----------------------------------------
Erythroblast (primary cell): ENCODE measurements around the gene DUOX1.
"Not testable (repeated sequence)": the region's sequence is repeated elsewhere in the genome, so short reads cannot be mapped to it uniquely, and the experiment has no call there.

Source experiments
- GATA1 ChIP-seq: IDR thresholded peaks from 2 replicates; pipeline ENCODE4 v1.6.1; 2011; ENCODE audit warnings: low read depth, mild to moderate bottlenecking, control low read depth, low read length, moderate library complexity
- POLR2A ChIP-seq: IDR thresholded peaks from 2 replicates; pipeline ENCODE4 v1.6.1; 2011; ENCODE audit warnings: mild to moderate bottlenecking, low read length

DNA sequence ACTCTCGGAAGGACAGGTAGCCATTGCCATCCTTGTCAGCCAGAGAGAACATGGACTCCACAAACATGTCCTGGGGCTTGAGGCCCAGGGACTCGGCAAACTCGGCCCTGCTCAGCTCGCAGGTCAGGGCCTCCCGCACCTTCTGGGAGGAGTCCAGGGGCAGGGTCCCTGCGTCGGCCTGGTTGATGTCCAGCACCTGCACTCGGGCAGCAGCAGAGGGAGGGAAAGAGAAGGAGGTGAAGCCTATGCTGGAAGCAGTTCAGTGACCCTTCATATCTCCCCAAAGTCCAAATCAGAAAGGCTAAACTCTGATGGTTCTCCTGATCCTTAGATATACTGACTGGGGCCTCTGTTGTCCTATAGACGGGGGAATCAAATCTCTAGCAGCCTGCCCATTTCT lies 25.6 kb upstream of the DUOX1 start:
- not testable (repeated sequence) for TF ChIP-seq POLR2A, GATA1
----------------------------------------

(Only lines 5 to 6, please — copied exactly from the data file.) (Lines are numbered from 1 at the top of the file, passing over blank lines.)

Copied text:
- POLR2A ChIP-seq: IDR thresholded peaks from 2 replicates; pipeline ENCODE4 v1.6.1; 2011; ENCODE audit warnings: mild to moderate bottlenecking, low read length

DNA sequence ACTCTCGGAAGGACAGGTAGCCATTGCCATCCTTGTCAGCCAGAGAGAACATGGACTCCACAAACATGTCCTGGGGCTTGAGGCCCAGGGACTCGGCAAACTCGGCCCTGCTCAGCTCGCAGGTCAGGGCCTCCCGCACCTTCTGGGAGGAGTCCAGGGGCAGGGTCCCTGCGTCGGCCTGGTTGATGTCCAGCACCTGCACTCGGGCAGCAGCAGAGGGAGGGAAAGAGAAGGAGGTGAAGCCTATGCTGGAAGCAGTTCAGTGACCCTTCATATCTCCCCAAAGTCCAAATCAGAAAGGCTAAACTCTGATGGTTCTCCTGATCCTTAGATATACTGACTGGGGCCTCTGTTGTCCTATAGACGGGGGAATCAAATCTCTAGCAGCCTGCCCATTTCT lies 25.6 kb upstream of the DUOX1 start: